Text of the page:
Hello and happy Monday, if there is such a thing! I am here today to review the newest addition to Agatha Christie's series of books about the Belgian detective, Hercule Poirot. This newest installment, however, is not written by the illustrious crime-writer herself, but by Sophie Hannah, who also writes psychological thrillers. I picked this up in Barnes & Noble and my high expectations were more than met. But, enough talking, let's get to the review.
Title: The Monogram Murders: The New Hercule Poirot Mystery
Author: Sophie Hannah
Publisher/Price: William Morrow/ $19.70 here
Number of pages: 320
My rating: 4 out of 5 stars
Overview: Hercule Poirot is supposed to be taking a short hiatus from his usual mystery-solving, to "restore the little gray [brain] cells" as he would say, when his friend, Mr. Catchpool (police detective) becomes involved in unraveling a murder. With diabolical twists and turns, the mystery takes the duo to an obscure village with a shameful secret, introduces them to a painting that seems to be hiding things, and leads the iconic detective through a complicated maze of motives and time stamps that will, by the end, have you wondering about the integrity of your "little gray cells."
My thoughts: As I said in my "On the Stack" post for January, I was introduced to Hercule Poirot late last year when perusing my library's stash of Agatha Cristie books. After reading a couple of those, (I speak about one here) I got into the BBC Hercule Poirot series, which I spoke about here and absolutely LOVE. Despite my apparent obsession, I do not claim to be any sort of expert on Poirot or on Agatha Christie's style of writing mysteries. That said, I have seen a couple reviews of The Monogram Murders that rate it negatively because they think that Hannah strayed quite a bit from Christie's Poirot. At first, I was extremely resistant to the idea because I really enjoyed the book. But, I do see where they are coming from. While Hannah has Poirot's every quirky detail down pat (his French phrases, his habits, his manner of speaking, his mustache, his attention to detail), there were a couple things even I recognized that were slightly un-Christie-y (what?), such as the very complicated and complex plot – I got majorly confused at several points. And the simplicity of Christie's plots wasn't there. When reading a Christie book, I get to the end and am always struck by the obvious conclusion to the mystery that was right in front of my face the whole time! That was not the case with The Monogram Murders. The plot was ingeniously crafted, but not quite in the vein of Christie's work. I will link to a couple of those aforementioned reviews at the end of this post.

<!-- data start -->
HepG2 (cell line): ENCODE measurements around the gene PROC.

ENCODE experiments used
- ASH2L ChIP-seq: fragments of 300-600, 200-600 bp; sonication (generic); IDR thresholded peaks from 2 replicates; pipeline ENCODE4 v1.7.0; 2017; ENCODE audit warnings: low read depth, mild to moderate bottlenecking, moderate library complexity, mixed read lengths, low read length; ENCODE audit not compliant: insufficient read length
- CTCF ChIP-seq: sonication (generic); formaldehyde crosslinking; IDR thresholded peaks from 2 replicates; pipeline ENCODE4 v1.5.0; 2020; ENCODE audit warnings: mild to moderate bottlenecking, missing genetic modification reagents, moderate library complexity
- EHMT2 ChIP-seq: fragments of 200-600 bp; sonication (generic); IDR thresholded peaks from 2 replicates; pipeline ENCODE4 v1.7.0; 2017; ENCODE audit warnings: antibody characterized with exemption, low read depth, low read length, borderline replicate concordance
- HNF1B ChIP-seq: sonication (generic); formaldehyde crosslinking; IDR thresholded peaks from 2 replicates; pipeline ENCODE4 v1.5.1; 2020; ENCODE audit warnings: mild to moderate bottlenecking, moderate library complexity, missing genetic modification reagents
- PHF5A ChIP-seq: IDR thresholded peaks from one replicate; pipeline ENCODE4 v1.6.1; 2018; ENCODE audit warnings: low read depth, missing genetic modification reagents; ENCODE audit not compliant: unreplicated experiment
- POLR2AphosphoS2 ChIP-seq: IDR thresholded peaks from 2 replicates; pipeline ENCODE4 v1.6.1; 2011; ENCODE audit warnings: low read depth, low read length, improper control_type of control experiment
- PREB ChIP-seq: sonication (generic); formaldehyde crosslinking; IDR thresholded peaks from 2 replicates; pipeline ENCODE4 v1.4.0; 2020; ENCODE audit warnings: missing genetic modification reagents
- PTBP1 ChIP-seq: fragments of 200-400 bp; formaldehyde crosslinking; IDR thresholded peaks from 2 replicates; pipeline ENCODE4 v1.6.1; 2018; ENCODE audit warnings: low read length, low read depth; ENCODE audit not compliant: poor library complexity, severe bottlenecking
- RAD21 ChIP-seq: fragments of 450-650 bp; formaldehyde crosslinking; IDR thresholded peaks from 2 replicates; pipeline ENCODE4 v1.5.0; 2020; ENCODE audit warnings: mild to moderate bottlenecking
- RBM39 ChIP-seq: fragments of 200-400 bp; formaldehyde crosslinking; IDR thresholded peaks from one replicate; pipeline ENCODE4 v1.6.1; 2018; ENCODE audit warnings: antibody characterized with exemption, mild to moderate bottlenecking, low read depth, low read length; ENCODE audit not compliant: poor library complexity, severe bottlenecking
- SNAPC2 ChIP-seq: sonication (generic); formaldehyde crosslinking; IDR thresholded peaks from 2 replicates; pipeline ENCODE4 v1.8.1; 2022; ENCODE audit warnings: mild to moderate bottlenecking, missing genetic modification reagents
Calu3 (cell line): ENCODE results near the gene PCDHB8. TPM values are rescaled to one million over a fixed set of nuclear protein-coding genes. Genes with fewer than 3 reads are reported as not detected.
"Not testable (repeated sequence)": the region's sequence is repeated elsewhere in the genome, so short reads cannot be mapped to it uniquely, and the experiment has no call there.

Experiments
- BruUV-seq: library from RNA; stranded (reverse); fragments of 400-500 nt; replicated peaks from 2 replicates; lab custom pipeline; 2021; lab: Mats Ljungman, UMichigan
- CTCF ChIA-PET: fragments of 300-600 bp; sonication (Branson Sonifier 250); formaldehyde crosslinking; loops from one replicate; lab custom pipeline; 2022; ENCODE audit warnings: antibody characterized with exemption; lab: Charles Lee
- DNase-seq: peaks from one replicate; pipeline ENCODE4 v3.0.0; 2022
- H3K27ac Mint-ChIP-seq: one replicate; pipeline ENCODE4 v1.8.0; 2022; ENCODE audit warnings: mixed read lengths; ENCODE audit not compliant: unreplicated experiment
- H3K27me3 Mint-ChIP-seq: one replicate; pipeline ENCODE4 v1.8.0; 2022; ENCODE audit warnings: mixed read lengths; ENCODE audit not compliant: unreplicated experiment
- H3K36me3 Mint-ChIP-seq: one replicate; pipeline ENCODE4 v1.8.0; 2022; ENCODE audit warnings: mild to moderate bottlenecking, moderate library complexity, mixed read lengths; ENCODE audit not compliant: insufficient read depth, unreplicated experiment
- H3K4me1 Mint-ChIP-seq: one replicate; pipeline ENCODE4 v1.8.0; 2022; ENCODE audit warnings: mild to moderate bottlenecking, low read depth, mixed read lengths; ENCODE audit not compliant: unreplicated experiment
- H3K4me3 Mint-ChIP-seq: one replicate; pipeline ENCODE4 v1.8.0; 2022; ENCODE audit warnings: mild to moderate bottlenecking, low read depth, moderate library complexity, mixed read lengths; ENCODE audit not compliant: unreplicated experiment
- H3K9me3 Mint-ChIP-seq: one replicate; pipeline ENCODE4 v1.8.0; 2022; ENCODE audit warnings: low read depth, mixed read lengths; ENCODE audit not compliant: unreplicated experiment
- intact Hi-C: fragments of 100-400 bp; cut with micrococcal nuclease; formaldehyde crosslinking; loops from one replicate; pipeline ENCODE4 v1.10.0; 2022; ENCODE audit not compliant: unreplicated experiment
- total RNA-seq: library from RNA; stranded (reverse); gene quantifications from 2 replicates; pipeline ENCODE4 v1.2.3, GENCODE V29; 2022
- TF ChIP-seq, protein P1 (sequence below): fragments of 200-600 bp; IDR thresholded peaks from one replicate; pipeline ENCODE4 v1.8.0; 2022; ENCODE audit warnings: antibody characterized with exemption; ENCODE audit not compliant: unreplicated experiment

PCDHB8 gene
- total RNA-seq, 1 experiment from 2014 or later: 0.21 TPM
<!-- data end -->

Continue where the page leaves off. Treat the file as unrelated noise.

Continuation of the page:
Moving on. Despite all of that, despite the fact that The Monogram Murders was not a purely Christie book, I will admit that I loved it. Because I am not a deeply-invested Christie fan (yet), I was able to enjoy the book more at face-value and was able to sideline any issues I had with the claim that it was a continuation of Poirot's legacy. It was truly brilliant. I loved the setting, the characters, and the plot. Sprawled out on my bedroom floor, I whipped through it on a Saturday afternoon and there were a couple times I audibly gasped and had to stop and stare at the ceiling for a few moments because the plot had taken another impossible turn or new evidence had turned up. I remember telling my mom it was the book I wished would never end. Obviously, I get kind of involved in what I'm reading.
My favorite part of the book was definitely the plot, even though it got very confusing towards the end. The unpredictability of it was what made it the sort of book you don't get bored with. Lately I've had issues with books that seem to drag on and on, but The Monogram Murders was fast-paced, though not in the way an action film is fast-paced. There were so many twists and turns and new discoveries and revelations that it never dragged or made me wish it would end.
Reading The Monogram Murders, I saw that Sophie Hannah is a brilliant writer. She knows how to write, how to craft a genius plot, how to breathe life into unique, memorable characters, and if anyone was to try her hand at resurrecting the iconic Belgian detective, Hannah seems like one of the best. Perhaps Agatha Christie is just one of those people whose work cannot be duplicated or copied – one of those people who has a certain magic only they can inject into their writing.
All in all, I loved The Monogram Murders as an addition to the story of Hercule Poirot. But to claim that it is "The New Hercule Poirot Mystery" and put Christie's iconic signature on the front – that may be overdoing it a little. But apart from that, it was a fantastic and brilliantly-crafted mystery with a mind-blowing plot and I would be happy to read it again. If you are a lover of mystery, I would highly recommend it.
Negative reviews: The Guardian, Express UK
Positive reviews: Washington Post, The New York Times
There are many points from all of the above reviews that I agree with and I do not want to make this review sound like I am upset with Hannah's portrayal of Hercule Poirot. Her book was remarkably Christie and Poirot-like – I don't think anyone could have done better – and I cannot begin to imagine how hard it would be to write such an iconic figure into a mystery and retain the style of the original creator.
That wraps up my second review of the month! I will be back before Friday to share my final review. Thanks for reading! xo, Ella